The switch to object-oriented programming is a paradigm shift of the brain! Object-oriented programming takes discipline. If you don't follow the object-oriented programming principles you will end up with a bunch of messy objects oozing with methods and parameters. Take the time to read and re-read object-oriented programming books until you understand it before you write a lot of code. Experiment and play around with objects, public methods, private methods. Take some training courses and talk to people who know object-oriented programming. The StudioWorks framework gives hundreds of Omnis Studio classes which are written using object-oriented programming principles.

In trying to learn object-oriented programming I purchased and read quite a number of books. Trying to find an object-oriented programming book that doesn't immediately focus on C++ or some other specific language is not easy.

The book I recommend is The Object Primer by Scott Amber. This book takes you through object-oriented programming terminology and designing an object-oriented programming application. A lot of time is spent on design using CRC cards. (Class-Responsibility-Collaborator) I use the CRC cards and find they work well for planning application design and for discussion the structure with clients.

There is a sequel to this book, also written by Scott Ambler, Building Object Applications That Work. If you find the first book helpful, read this one next. A lot of the fuzzy object-oriented understanding gained clarity as I read the second book.

If you get through those two object-oriented programming books and are up for a real challenge try reading Design Patterns, Elements of Reusable Object-Oriented Software by Gamma, Helm, Johnson, Vlissides. This book is a tough read. The first time I tried to read the book, I gave up half way through. The second attempt, a couple years later, more of the book was understandable for me. You need to have a decent amount of object-oriented programming experience and understanding before you tackle the Design Patterns book.

Omnis Organizations

This section provides information on the various Omnis related organizations and resources that are helpful to Omnis developers around the world.

If you know of an Omnis organization or resource that should be added to this section, email it to me.


EurOmnis hosts the annual European Omnis developers conference. What an incredible conference! It is well worth the time and registration fee! I would encourage anyone to attend EurOmnis if you can.

Omnis Developers List

The Omnis Developers List is a great place to learn about developing with Omnis Studio. I could not have learned Omnis Studio to the level I'm at today without the Omnis Developer list. The list is an invaluable resource to the Omnis Studio developer... and its free!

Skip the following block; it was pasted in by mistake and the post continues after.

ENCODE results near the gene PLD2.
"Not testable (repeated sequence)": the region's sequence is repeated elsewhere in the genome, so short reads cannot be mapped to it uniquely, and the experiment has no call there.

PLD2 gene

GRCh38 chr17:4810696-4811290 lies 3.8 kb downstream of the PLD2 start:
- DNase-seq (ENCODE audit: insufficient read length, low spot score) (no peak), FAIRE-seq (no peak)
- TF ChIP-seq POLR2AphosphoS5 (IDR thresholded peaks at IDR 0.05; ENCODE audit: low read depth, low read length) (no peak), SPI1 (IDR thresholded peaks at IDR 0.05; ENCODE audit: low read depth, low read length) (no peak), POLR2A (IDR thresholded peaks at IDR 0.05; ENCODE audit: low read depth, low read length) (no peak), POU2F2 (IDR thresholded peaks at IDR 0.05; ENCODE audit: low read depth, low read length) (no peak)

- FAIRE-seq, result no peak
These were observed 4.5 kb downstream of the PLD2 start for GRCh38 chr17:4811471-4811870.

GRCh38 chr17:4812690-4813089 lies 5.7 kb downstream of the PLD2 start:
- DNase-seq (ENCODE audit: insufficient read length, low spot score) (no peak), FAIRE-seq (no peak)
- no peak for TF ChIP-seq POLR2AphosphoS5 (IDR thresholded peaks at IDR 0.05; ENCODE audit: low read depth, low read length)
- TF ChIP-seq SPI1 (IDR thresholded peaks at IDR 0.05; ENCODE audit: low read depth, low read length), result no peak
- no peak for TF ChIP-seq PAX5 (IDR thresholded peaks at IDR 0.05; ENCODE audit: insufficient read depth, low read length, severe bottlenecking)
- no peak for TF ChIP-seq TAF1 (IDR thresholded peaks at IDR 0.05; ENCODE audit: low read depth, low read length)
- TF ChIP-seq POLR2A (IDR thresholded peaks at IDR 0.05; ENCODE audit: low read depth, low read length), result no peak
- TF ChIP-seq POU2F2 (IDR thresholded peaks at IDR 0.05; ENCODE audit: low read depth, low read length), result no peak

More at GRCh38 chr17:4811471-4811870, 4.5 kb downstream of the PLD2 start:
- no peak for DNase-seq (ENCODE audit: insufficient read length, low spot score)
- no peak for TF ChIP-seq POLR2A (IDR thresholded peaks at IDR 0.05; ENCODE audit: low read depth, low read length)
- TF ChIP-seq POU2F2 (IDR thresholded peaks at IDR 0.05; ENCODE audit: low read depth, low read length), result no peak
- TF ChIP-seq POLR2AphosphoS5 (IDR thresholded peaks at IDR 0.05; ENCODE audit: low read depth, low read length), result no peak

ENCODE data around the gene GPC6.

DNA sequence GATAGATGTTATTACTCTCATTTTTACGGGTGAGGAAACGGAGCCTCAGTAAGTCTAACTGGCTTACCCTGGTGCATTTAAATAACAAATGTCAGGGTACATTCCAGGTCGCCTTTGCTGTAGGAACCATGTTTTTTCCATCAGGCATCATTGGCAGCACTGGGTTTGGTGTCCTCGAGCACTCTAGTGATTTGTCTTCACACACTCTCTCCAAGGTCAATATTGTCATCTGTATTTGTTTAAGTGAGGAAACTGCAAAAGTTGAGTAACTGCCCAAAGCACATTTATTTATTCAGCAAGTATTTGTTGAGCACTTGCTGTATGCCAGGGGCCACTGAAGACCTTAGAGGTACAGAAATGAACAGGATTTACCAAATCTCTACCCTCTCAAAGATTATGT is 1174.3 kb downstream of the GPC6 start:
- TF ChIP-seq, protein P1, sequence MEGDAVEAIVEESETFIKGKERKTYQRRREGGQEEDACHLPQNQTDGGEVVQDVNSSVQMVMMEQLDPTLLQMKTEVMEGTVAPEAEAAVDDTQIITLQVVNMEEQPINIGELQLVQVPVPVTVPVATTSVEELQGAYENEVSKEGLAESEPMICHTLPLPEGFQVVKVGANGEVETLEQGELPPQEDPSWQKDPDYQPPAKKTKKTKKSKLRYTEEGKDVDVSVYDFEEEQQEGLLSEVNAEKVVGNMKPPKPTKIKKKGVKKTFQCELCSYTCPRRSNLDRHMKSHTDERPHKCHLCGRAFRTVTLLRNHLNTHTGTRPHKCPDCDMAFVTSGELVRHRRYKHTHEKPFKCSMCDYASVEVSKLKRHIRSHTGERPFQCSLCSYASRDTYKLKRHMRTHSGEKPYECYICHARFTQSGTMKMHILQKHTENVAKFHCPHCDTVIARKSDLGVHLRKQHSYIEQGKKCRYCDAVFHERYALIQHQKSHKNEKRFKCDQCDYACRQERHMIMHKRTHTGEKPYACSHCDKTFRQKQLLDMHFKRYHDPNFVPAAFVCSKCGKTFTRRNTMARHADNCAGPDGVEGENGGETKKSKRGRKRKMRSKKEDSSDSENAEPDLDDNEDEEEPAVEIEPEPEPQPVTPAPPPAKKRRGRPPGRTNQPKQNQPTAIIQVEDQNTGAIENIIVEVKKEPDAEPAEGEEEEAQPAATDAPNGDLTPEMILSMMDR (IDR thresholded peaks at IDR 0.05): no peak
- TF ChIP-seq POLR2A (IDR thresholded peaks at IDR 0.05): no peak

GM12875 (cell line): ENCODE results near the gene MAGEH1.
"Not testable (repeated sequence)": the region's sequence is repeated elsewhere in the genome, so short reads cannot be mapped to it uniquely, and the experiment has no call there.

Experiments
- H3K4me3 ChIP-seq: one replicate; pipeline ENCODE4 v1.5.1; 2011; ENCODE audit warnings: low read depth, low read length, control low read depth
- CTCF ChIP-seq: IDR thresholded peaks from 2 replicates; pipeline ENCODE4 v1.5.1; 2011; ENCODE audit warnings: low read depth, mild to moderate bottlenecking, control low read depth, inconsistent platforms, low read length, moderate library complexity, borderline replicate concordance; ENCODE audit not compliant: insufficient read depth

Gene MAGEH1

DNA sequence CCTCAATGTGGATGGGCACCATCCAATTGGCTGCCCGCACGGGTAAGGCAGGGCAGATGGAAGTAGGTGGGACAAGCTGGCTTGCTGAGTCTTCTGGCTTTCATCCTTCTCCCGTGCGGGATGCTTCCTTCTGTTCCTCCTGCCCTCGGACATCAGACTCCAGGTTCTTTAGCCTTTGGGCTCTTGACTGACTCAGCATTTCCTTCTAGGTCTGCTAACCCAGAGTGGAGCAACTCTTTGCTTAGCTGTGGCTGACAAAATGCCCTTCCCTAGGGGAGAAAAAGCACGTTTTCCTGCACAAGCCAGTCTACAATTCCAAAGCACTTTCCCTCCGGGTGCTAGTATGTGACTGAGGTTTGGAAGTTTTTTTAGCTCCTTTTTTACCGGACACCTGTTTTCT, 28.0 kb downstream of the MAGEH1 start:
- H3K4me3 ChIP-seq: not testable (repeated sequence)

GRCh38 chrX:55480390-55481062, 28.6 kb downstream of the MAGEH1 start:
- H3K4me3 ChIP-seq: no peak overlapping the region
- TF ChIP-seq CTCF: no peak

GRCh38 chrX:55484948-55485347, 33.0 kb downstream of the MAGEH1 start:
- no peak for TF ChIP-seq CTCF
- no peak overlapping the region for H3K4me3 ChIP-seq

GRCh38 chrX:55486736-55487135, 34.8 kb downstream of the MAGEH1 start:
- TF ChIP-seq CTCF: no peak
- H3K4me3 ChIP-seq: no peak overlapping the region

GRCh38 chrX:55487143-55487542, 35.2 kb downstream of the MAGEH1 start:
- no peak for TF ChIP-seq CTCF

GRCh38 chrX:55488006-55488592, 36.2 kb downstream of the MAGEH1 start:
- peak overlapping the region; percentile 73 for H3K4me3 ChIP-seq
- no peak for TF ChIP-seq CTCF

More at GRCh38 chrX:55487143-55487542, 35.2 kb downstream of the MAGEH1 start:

To subsrcibe to the list go to

When making a new posting to the Omnis Developers list you will be appreciated by others if you classify your email by prefixing the subject of your message with one of the following prefixes:

Example subject: O$: Trapping NULLS

Using prefixes allows your fellow Omnis developers to quickly sift through their email. Many developers set up 'Filters or Rules' in their email program will automatically delete the subjects they don't want to read, and move others into the appropriate folders/mailboxes.

Please be sure to type the letter 'Oh', not the number 'zer0' in the prefixes. They might look the same, but filters consider them different - we're programmers, we should know that, eh!

The Omnis Developers list volume can be a high volume list - up to 100 messages per day. The following is a list of guidelines that will make every list member's life a little easier and more productive.

  1. Rember to include the subject and use the correct subject prefix.
  2. Limit messages to one subject. If you have more than one question post them one per message. You stand a better chance of getting answers to all of your questions.
  3. Be sure to include the version of Omnis you are using if you are on an older version. Stating the hardware platform and OS is a good practice as that might be relevant to the problem or solution.
  4. When the subject of a thread changes, change the subject line.
    e.g. OT: Apple's Resurgence (was Mac OS X Released)
  5. When you reply to a posting edit the amount of material you quote to the amount needed to understand your reply. Remove extra text and other signature info that isn't needed.
  6. Never, ever, attach a file to an email message going to the list.
  7. When someone posts an offer (e.g some code, a library, a utility) your reply asking for a copy should go directly to the person not the list.
  8. Personal banter is fine. Just remember to change the subject line. Consider private mail.
  9. To save yourself embarrassment remember replies always go back to the list. If you meant for the reply to be private you need to copy the address from the original message, paste it into the To: field and delete the mail list address.
  10. If you see list messages bouncing don't worry about it. The list mom will see them too and delete the bad address from the list. There is no need to send a message to the list mom or to the list.
  11. Don't swear or use coarse language on the list.
  12. Don't make statements that make others feel stupid. We're all learning. Let's keep it positive.

The first list server I used was the Omnis Developer list. From time to time I was puzzled by the acronyms, but too shy to ask. If you want to know the meaning of an acronymn visit You simply type in the acronym, click search and in seconds are presented with a list of possible meanings.

The following are some of the common acronyms used on the Omnis Developer list.

A word of caution, there are numerous developers on the list for whom English is a second language. Reading the postings is hard enough without the acronyms. It's probably best to keep the use acronyms to a minimum.

Omnis Technical Newsletter

The Omnis Studio Technical Newsletter contains news, information, technical tips, and trivia about Omnis Studio and other Omnis products. To sign-up for the newsletter go to the